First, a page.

Members of the International Network of Engaged Buddhists (INEB) held a public celebration in Thailand on Saturday to honor the life and legacy of their founder and venerable leader of the global movement of Socially Engaged Buddhism, Professor Sulak Sivaraksa,* who celebrates its 90th anniversary this month.
The lively occasion, held in the leafy gardens of the Siam Society (under royal patronage) in Bangkok, whose main building also marks its 90th anniversary this year, was attended by a colorful cross-section of friends and of supporters from Thai society and around the world, all of whom came to pay their respects to the venerable teacher and paragon of compassionate social action. Artists, activists, social reformers, scholars and business moguls came together in a friendly atmosphere of respect and kalyana-mitrata for an evening that included conferences, musical and cultural performances and a play.
Although he was unable to attend in person, His Holiness the Dalai Lama shared a personal message of respect with Professor Sulak for the occasion:
It gives me great pleasure to offer you my congratulations on your 90th birthday. As you know, we have known each other for so many years. I respect you a lot and consider you an older brother. May I congratulate you on the meaningful life you have led. I offer you my praise and best wishes.
Twice nominated for the Nobel Peace Prize in 1993 and 1994, and in 1995 winner of Sweden's Right Livelihood Prize (dubbed the Alternative Nobel Prize), Sulak, who turned 90 on March 27, has for decades worked relentlessly at the forefront of the Buddhist Movement's engagement, seeking to empower the oppressed and provide the means to radically transform human society to create a more equitable and compassionate world, driven by a spiritual commitment to manifesting a model of model of social development rooted in Buddhist teachings and manifested through democracy, justice and cultural integrity.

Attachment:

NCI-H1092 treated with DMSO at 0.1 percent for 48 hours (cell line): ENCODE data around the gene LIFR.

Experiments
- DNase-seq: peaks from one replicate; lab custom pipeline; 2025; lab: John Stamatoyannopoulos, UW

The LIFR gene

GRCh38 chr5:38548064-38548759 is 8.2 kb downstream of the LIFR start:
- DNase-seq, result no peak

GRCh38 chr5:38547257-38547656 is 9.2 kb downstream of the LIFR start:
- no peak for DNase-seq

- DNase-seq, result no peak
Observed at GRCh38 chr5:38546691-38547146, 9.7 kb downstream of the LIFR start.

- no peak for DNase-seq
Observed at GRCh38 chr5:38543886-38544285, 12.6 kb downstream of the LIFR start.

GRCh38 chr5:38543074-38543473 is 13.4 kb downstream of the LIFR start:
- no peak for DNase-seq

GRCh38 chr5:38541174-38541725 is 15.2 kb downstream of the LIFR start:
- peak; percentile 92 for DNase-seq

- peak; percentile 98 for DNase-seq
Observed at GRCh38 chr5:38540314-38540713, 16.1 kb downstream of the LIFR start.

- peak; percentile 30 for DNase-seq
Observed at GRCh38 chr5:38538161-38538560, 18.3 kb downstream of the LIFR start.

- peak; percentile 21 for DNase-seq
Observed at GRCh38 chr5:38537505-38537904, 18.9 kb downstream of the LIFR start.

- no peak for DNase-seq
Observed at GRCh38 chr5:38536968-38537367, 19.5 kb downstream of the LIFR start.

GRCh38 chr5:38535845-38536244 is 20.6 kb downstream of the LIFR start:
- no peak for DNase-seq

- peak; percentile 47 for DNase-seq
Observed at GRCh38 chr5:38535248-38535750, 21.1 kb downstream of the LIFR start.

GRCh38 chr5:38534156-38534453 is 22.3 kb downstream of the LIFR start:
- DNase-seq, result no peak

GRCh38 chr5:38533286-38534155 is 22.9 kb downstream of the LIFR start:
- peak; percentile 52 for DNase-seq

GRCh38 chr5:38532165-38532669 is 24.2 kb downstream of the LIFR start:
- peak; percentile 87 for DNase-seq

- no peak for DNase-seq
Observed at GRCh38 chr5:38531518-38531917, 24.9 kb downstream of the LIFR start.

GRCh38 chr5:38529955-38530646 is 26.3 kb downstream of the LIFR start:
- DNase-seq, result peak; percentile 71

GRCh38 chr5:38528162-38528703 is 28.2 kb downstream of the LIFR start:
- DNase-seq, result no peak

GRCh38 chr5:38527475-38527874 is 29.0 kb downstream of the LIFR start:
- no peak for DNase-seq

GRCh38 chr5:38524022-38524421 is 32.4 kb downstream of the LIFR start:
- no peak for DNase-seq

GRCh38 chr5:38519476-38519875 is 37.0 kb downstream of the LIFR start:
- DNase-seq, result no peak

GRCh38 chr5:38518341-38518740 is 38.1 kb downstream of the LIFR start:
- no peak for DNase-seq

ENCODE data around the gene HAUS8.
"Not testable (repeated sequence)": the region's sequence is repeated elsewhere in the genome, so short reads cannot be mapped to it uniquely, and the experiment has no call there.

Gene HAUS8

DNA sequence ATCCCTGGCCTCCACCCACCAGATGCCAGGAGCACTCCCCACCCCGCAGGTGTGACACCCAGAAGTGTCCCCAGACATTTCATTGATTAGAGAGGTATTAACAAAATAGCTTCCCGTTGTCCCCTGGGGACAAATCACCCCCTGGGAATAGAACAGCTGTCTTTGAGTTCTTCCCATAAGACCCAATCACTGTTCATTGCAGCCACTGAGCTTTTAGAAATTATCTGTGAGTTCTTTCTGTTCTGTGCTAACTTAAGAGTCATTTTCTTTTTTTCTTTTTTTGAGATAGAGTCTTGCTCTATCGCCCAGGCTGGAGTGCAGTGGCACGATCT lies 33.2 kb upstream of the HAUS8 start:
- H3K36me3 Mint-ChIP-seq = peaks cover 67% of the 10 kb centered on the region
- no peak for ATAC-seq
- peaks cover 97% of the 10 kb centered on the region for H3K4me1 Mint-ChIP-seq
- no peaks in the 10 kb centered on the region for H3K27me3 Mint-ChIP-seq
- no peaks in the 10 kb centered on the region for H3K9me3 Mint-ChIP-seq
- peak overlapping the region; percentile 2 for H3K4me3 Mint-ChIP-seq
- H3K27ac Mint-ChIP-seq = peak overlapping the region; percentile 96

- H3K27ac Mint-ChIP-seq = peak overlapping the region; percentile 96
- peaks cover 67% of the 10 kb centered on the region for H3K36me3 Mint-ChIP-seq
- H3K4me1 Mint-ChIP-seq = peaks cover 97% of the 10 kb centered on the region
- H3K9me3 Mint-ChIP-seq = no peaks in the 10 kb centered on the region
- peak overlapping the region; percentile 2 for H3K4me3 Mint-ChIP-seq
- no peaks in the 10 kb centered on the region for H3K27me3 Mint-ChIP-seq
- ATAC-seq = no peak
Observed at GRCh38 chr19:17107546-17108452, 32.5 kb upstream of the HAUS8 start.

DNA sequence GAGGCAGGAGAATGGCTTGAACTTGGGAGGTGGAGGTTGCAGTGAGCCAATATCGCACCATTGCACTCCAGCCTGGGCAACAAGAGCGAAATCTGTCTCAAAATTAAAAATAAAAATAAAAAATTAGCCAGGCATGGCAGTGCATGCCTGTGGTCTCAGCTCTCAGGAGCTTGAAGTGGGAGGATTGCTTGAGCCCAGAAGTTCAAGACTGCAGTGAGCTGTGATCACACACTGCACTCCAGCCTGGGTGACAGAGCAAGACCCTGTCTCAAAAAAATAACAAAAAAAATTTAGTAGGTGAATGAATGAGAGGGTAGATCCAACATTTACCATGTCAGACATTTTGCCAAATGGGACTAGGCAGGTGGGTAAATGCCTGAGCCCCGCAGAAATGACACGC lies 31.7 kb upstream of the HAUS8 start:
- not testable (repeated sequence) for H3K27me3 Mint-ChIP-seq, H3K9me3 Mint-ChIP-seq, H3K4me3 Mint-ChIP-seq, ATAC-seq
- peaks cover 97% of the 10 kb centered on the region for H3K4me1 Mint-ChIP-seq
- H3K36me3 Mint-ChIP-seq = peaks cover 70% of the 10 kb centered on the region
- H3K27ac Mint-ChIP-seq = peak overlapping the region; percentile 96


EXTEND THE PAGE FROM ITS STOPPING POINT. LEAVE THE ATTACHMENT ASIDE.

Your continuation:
The founder of INEB, a renowned author, became a recipient of the UNPO (Unrepresented Nations and Peoples Organization) Prize in 1998, the Indian Millennium Gandhi Prize in 2001 and the Niwano Peace Prize Right Livelihood 2011. he was also a spiritual friend and student of Thich Nhat Hanh for over 40 years, drawing inspiration from the Zen master's teachings and a lived example of committed Buddhism.
Revered Korean master Seon (Zen), social activist and patron of INEB, Venerable Pomnyun Sunim, also extended his best wishes for the occasion:
Dear Ajahn Sulak Sivaraksa, I would like to send you my most sincere congratulations on your 90th birthday. Ajahn, by founding and supporting the INEB, you have left a remarkable imprint on the modern history of Buddhism. Your wonderful legacy will be well loved and favored by the rest of us. I wish you a good health. Thank you for continuing to guide us for many more years.
The International Network of Engaged Buddhists (INEB) is a global network of individuals and organizations committed to promoting and working for social justice, environmental sustainability and world peace.
INEB was established in 1989 by Professor Sulak and a group of Buddhist leaders and scholars seeking to apply Buddhist teachings and principles to contemporary social and political issues. Through its global network, the INEB strives to promote understanding, cooperation and connection between inter-Buddhist and inter-religious groups, and to actively address pressing global issues such as human rights, the resolution conflicts and environmental crises.
Based in Bangkok, INEB has implemented a wide range of social projects and outreach programs aimed at overcoming suffering and empowering vulnerable communities through Dharma practice and social engagement, such as education and training, community development projects, advocacy and lobbying efforts, and interfaith dialogue.
The network also champions the importance of environmental sustainability and responsible use of natural resources, and has promoted sustainable development practices in various communities.
INEB emphasizes the importance of developing an ethical Dharma-based approach to its work and encourages its members to work collaboratively and respectfully with individuals and organizations on the basis of shared values and aspirations.
* Benevolence and Kalyana Mittata: The Committed Buddhism of Sulak Sivaraksa (BDG)